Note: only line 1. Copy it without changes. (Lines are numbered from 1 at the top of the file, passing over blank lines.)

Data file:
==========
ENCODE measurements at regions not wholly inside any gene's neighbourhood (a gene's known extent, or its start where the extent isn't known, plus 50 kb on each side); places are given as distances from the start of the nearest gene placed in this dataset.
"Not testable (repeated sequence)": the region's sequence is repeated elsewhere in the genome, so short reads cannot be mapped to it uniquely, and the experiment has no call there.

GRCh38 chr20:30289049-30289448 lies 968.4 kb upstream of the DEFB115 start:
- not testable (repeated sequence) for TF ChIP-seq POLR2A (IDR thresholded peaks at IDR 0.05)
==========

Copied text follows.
ENCODE measurements at regions not wholly inside any gene's neighbourhood (a gene's known extent, or its start where the extent isn't known, plus 50 kb on each side); places are given as distances from the start of the nearest gene placed in this dataset.